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It’s The Falling In Love: Raven Reissues The Complete Carole Bayer Sager Albums; Bacharach, Jackson, Diamond, Midler Guest

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Carole Bayer Sager knew “that’s what friends are for” long before she wrote the song of the same name. The former Carole Bayer was already a hitmaking lyricist before graduating high school, thanks to the Mindbenders’ No. 2 hit “A Groovy Kind of Love.” The song was written by Bayer and Toni Wine before both women hit the ripe old age of 18. Following more hit tunes with the likes of the Monkees and Neil Sedaka, and even a Broadway musical (1970’s Georgy, with music by George Fischoff), she eventually turned to a recording career. Her complete, three-album solo discography has just been collected on two CDs by Australian label Raven Records, and the set makes for a “Who’s Who” of popular music. Sager’s team of songwriters, producers and background vocalists were all-stars, to wit: Bette Midler, Peter Allen, Melissa Manchester, Neil Diamond, Tony Orlando, David Foster, Nino Tempo, Nicky Hopkins, Luther Vandross, Alice Cooper, Michael McDonald, and not one, but two romantic partners who both just happened to be Academy Award-winning songwriters: Marvin Hamlisch and Burt Bacharach. Oh, yeah. The future King of Pop showed up for a duet, too. Carole Bayer Sager/…Too/Sometimes Late at Night (Raven RVCD-356, 2012) brims with an abundance of orchestral pop-rock riches, showcasing some of the lyricist’s finest and most enduring compositions.

Sager’s self-titled Elektra debut (1977) and its follow-up …Too (1978) are both impeccably arranged collections that have been criminally underrated over the years, but 1981’s Boardwalk LP Sometimes Late at Night is the crown jewel here. Though Sager is known for her unabashedly commercial lyrics that have struck a chord with so many, her more idiosyncratic side comes into full blossom, too.

Carole Bayer Sager featured songs co-written with Manchester, Midler, Hamlisch, Allen, Bruce Roberts and Johnny Vastano, but all shared a similar sonic signature thanks to the low-key, lean production of Brooks Arthur and the subtly evocative arrangements of Paul Buckmaster, the architect of the string charts for most of Elton John’s early hits. Sager’s voice was a small, wispy instrument, yet she knew, and was in full control of, its strengths. An aching vulnerability permeates much of the album, most vividly on the Allen co-write “I’d Rather Leave While I’m in Love.” Later recorded in a hit version by Rita Coolidge and also by Allen, Dusty Springfield and Carmen McRae (not to mention Hugh Jackman in the Allen bio-musical The Boy from Oz), the song’s direct sentiment cuts to the bone thanks to Sager’s poignant vocal and the sympathetic arrangement: “Too many times I’ve seen the rose die on the vine/And somebody’s heart gets broken/Usually it’s mine…” She also brings a touching dimension to “Come In from the Rain,” which was introduced by Manchester and also recorded in 1977 by Captain and Tennille. Sager is no match for Manchester, Coolidge or Toni Tennille in terms of vocal power, and her voice occasionally cracks or gets particularly throaty. But these surprisingly soulful performances are appealing due to the emotion on display.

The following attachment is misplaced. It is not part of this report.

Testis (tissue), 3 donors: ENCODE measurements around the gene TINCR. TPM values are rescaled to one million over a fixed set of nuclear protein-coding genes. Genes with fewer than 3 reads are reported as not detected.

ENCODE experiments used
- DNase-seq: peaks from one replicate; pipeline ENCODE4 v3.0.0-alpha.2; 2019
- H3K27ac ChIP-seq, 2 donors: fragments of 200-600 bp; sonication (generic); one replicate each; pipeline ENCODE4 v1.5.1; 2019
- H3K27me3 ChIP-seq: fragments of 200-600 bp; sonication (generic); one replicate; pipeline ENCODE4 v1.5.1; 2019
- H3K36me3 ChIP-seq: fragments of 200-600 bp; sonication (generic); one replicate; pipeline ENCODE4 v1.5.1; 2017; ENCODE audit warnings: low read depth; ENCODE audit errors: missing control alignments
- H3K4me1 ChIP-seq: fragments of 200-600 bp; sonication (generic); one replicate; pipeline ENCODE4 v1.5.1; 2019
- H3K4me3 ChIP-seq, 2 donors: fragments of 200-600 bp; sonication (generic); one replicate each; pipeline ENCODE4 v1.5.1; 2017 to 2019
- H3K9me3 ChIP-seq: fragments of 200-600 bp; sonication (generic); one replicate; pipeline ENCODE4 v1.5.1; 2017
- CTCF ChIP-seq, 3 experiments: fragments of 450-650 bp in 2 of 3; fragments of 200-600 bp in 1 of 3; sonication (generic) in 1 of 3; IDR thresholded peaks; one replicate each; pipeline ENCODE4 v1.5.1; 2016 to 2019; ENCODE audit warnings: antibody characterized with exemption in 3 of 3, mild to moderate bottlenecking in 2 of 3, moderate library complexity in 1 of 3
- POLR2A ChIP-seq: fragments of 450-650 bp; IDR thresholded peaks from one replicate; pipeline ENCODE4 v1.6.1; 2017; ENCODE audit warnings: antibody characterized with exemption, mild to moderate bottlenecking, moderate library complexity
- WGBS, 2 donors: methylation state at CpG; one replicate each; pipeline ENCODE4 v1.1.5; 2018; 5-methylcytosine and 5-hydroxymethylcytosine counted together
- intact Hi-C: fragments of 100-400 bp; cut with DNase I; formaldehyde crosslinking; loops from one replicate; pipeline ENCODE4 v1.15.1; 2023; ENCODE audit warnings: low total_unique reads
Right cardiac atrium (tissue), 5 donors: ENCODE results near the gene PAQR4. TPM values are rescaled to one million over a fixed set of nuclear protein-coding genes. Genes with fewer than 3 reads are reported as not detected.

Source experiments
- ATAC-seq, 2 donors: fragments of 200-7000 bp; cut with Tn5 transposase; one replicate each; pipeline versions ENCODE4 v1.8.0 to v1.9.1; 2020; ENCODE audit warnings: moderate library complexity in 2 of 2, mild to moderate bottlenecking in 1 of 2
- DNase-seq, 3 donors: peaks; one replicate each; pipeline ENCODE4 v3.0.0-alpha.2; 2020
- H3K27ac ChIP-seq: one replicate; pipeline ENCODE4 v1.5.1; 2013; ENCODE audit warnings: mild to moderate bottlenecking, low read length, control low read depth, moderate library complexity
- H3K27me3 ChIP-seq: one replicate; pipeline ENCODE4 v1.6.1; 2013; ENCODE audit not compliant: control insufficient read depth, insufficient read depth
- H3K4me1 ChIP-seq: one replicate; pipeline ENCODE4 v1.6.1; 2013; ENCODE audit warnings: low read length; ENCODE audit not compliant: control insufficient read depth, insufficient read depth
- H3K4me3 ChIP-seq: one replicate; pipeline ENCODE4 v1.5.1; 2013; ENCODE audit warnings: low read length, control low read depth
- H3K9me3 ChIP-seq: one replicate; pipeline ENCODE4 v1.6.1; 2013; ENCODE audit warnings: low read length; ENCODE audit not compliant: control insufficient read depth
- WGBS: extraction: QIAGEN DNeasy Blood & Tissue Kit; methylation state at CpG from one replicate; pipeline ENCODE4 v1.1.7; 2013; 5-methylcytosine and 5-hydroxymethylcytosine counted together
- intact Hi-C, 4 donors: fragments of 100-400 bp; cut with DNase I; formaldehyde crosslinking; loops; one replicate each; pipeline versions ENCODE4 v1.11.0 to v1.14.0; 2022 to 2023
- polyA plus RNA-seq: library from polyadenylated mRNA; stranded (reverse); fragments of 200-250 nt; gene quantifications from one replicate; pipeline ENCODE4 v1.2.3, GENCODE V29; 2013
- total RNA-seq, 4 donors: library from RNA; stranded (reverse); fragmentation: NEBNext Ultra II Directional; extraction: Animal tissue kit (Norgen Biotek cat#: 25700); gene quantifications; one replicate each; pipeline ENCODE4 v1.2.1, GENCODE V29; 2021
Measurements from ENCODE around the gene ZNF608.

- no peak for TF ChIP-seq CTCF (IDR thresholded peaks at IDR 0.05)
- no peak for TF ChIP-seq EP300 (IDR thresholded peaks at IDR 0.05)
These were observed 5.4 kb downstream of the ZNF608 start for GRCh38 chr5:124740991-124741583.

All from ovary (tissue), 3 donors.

Carole Bayer Sager isn’t all melancholy, though. Peter Allen supplies a sleek piano part on his feisty “Don’t Wish Too Hard” (“Or then you might get it…and then when you get it, you might find you didn’t want it at all!”) on which Sager is joined by Tony Orlando as her protesting lover. Gene Page provided the upbeat arrangement. Even saucier, though, is the offbeat “You’re Moving Out Today,” a major hit for Sager virtually everywhere but America! The kooky single hit No. 6 in the U.K. and No. 1 in Australia, where the album hit No. 2 itself. Bette Midler (who also wrote the song with Sager and Bruce Roberts) joins Carole as she deliciously kisses off a live-in lover with, um, some interesting proclivities: “Your nasty habits ain’t confined to bed/The grocer told me what you do with bread/Why don’t you take up with the baker’s wife instead of me?,” she coquettishly implores before demanding he pack up his rubber duck, his funny cigarettes, his 61 cassettes, his rubber hose, and various other objects. Seems he’s a composer, too (Carole’s type), for she asks him to pack up his “songs that have no hooks,” as well! It all makes for a gleefully wicked three minutes of song. (Midler’s studio version appears on her Live at Last album.) A gentler end to a relationship is presented in the wistful “Sweet Alibis,” written with Marvin Hamlisch, who supplies typically sensitive work on piano, celeste and Fender Rhodes. Lee Ritenour brings a unique color to this track with a strong electric guitar solo. In a different vein, Midler lends her pipes to the sweetly affecting Allen/Sager tune “Shy as a Violet,” fleshing out Sager’s lead vocal with a close harmony.